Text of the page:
PDS; Deafness with goiter; Goiter-deafness syndrome;


Congenital and Genetic Diseases; Ear, Nose, and Throat Diseases; Endocrine Diseases


Pendred syndrome is a condition usually characterized by sensorineural hearing loss in both ears (bilateral) and euthyroid goiter (enlargement of the thyroid gland with normal thyroid gland function). The amount of hearing loss varies among affected people. In many cases, significant hearing loss is present at birth. In other cases, hearing loss does not develop until later in infancy or childhood. Some people have problems with balance caused by dysfunction of the part of the inner ear that helps with balance and orientation (the vestibular system). Pendred syndrome is inherited in an autosomal recessive manner. Mutations in 3 genes are currently known to cause the condition (SLC26A4, FOXI1, and KCNJ10) and are found in about half of affected people. Other genes responsible for the condition have not yet been identified.[1][2][3]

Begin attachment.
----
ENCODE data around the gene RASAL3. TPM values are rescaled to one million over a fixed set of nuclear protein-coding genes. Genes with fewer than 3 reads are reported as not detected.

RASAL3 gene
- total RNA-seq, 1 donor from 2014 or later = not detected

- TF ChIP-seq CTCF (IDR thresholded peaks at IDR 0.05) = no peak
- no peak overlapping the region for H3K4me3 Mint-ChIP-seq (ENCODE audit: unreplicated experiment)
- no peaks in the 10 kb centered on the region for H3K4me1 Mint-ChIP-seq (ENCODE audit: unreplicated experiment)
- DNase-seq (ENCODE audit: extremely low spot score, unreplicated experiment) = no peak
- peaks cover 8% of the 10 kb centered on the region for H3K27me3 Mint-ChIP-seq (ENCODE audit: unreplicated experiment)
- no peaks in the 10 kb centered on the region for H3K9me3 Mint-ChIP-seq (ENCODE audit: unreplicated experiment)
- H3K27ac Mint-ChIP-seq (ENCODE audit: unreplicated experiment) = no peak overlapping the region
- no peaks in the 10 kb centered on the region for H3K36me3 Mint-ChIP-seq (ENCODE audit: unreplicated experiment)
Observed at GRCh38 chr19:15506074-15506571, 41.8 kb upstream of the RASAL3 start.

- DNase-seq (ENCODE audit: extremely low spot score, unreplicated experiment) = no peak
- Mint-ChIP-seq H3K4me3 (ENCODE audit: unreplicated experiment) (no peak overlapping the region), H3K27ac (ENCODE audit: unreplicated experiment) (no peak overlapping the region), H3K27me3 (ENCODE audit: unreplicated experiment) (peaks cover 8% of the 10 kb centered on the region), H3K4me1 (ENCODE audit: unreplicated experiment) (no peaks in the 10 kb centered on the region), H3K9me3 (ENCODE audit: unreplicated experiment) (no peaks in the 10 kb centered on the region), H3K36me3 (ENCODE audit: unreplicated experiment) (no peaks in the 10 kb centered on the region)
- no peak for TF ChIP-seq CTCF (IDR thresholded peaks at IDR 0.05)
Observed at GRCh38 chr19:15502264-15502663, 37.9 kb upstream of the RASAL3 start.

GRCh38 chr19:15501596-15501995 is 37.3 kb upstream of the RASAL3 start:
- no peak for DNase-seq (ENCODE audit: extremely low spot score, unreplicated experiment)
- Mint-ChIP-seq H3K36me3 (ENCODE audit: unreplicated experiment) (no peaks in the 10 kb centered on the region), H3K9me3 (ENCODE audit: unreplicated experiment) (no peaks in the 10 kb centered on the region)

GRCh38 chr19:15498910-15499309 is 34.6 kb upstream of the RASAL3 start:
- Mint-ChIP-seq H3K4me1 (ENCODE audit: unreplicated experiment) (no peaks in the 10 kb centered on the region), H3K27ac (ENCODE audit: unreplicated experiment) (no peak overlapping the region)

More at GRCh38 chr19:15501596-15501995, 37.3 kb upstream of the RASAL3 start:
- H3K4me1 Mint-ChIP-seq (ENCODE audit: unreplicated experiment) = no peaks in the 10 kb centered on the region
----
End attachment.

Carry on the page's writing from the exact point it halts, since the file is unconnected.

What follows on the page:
This table lists symptoms that people with this disease may have. For most diseases, symptoms will vary from person to person. People with the same disease may not have all the symptoms listed. This information comes from a database called the Human Phenotype Ontology (HPO) . The HPO collects information on symptoms that have been described in medical resources. The HPO is updated regularly. Use the HPO ID to access more in-depth information about a symptom.

Medical Terms Other Names
Learn More:
80%-99% of people have these symptoms
Enlarged vestibular aqueduct
Hypoplasia of the cochlea
Sensorineural hearing impairment
30%-79% of people have these symptoms
Enlarged thyroid gland in neck
Underactive thyroid
5%-29% of people have these symptoms